Hack Early, Hack Often: The Perils of Electronic Voting

From touch-screen ballots to Internet elections, the idea of voting by computer is becoming less popular thanks to questions about the security of electronic voting systems.

By Joe Stanganelli | Posted Nov 4, 2014
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Today is Election Day in the United States. It is estimated that about 3 million Americans – more than 1% of the American voting public – will have voted online this election. Most of these voters are members of the armed forces stationed abroad, although many are regular citizens. And their voting choices might be for naught.

"The security and reliability issues [of online voting] are significant," Marc Rotenberg, executive director of the non-profit Electronic Privacy Information Center, recently told USA Today.  "[It is] completely not ready for prime time."

The questionable security of electronic voting systems

The Department of Defense conducted a study of the security of electronic voting systems three years ago – and has kept the results of that study private, despite several official requests from activists, members of Congress, and the state of California.  Naturally, the federal government's secrecy has intensified concerns about the fidelity of electronic voting.

The criticisms are not mere rhetoric and theory, either. The computational maladies that have come with electronic voting have been numerous. Votes not getting counted. Extra votes getting counted. Votes getting multiplied (sometimes by a negative number!). Votes getting erased. Votes for Democrats turning into votes for Republicans. Votes for Republicans turning into votes for Democrats.

"Calibration errors," officials have termed blunders like these – but the problems are serious enough that several states have begun ditching electronic voting altogether. With paper ballots no longer as controversial as they were in the wake of the hanging chads that plagued the contentious US presidential election of 2000, federal funding for electronic voting has dried up for maintaining, updating, and replacing what are – in many cases – computers that are more than ten years old.  Additionally, money notwithstanding, experts have reportedly estimated that it takes upwards of two years to effectively train poll workers on new systems, but not all local governments have afforded their poll workers this luxury of time.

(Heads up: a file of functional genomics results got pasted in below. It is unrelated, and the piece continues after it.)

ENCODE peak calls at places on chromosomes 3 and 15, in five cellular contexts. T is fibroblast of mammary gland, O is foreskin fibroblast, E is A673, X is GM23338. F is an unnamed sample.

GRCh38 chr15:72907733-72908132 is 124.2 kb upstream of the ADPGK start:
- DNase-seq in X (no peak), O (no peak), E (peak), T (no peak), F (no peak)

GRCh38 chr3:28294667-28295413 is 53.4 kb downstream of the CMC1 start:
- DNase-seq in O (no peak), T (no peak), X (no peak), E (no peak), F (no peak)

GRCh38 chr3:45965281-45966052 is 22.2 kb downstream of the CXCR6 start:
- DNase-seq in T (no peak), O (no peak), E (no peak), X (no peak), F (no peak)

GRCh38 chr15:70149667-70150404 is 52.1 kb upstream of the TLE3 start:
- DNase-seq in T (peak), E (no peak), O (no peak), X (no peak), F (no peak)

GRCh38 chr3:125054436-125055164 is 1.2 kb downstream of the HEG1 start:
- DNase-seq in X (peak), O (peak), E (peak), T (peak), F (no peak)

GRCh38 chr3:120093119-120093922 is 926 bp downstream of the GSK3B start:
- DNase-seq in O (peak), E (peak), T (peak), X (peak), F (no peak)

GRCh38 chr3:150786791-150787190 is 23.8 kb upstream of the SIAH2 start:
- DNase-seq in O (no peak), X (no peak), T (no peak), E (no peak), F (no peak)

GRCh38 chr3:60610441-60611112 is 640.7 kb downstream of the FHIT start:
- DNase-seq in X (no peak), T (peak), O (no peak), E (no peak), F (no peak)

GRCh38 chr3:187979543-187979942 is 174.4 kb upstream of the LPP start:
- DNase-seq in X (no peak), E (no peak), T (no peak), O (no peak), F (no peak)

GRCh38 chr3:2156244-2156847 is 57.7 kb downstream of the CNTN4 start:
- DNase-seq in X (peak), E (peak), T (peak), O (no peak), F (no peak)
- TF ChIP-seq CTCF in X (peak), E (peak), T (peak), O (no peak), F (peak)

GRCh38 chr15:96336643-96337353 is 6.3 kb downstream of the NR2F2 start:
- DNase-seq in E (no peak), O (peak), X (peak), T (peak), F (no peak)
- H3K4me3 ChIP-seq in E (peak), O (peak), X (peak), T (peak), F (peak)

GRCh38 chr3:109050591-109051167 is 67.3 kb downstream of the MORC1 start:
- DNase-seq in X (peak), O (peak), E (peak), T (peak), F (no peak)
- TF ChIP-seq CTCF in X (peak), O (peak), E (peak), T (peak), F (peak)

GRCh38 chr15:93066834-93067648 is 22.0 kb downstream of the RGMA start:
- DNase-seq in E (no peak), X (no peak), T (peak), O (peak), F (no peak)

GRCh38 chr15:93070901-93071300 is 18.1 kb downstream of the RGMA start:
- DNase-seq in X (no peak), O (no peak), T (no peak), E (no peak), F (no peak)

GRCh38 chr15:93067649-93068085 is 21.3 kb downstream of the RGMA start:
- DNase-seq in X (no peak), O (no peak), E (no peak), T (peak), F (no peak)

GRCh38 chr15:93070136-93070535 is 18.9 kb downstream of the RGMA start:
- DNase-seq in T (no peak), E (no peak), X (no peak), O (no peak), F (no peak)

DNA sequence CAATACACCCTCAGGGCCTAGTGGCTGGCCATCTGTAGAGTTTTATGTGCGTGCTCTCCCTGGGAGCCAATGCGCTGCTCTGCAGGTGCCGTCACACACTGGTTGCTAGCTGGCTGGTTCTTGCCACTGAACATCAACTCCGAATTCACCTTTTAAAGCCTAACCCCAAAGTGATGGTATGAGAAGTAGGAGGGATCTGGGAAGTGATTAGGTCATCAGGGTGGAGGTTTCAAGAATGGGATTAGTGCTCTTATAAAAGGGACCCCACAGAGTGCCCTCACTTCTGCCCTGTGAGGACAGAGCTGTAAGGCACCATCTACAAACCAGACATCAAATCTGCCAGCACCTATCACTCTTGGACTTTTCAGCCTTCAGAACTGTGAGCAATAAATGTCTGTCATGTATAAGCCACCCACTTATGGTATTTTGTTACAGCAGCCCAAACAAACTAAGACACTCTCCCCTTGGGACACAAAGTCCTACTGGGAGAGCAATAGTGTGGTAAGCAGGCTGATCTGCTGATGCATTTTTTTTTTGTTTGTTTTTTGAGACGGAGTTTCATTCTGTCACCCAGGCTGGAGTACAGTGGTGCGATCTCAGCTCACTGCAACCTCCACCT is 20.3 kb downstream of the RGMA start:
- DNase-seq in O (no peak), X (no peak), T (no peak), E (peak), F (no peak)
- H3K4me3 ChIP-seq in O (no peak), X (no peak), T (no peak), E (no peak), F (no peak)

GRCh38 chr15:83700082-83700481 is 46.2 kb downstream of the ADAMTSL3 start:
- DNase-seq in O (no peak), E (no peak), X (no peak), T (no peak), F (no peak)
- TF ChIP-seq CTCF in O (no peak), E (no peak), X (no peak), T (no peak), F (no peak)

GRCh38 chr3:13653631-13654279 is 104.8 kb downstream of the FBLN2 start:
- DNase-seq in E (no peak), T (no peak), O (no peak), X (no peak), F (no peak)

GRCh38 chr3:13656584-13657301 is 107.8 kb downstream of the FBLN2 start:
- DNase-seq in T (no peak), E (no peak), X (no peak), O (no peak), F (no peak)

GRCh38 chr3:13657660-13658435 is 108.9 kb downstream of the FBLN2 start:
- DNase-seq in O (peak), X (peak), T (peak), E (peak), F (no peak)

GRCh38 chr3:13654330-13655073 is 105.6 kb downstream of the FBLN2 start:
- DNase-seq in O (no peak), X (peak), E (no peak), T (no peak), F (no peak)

Hacking electronic voting systems

What's more, as with anything electronic or online these days, all of these systems are subject to hacking. (Indeed, a 2008 Emmy-nominated documentary was devoted to the woeful security of American e-voting systems.) Several actual hacks have been successfully perpetrated on electronic voting systems and Internet voting functionalities. University of Michigan researchers, for instance, demonstrated this year how Estonia's e-voting system – touted as the best in the world – could be completely spoiled by malware.

The dangers to the sanctity of the election process are no more marginal in America. Alaska, for instance, has rolled out an online voting process so maligned and fraught with potential vulnerabilities that the state has appended a broad legal disclaimer to its online ballots, acknowledging that an Alaskan online voter's e-ballot may be compromised.This is particularly disconcerting because of how close Alaska's Senate and gubernatorial races are running.

"Here's the thing," says Pamela Smith, president of non-profit advocacy group Verified Voting. "The margin of victory in the Alaska Senate race might be smaller than the number of votes returned over the Internet."

Are electronic voting systems worth it?

Some commentators criticize the major vendors of electronic voting machines and software for not making their code open-source. Combined with the fact that vendor-pushed software updates must undergo months-long government testing and certification processes, this "proprietization" has castrated government agencies and the public of any meaningful ability to audit electronic voting solutions. (Of course, open source can have its own security problems.)

And what is the reward for all of this cost? Earlier this year, an independent panel in Canada reported to British Columbia legislators: "[R]esearch suggests that Internet voting does not generally cause non-voters to vote. Instead, Internet voting is mostly used as a tool of convenience for individuals who have already decided to vote."

All of this is to say that the ROI with electronic voting – let alone online voting – is absentee.

Photo courtesy of Shutterstock.

Joe Stanganelli is a writer, attorney, and communications consultant. He is also principal and founding attorney of Beacon Hill Law in Boston. Follow him on Twitter at @JoeStanganelli.

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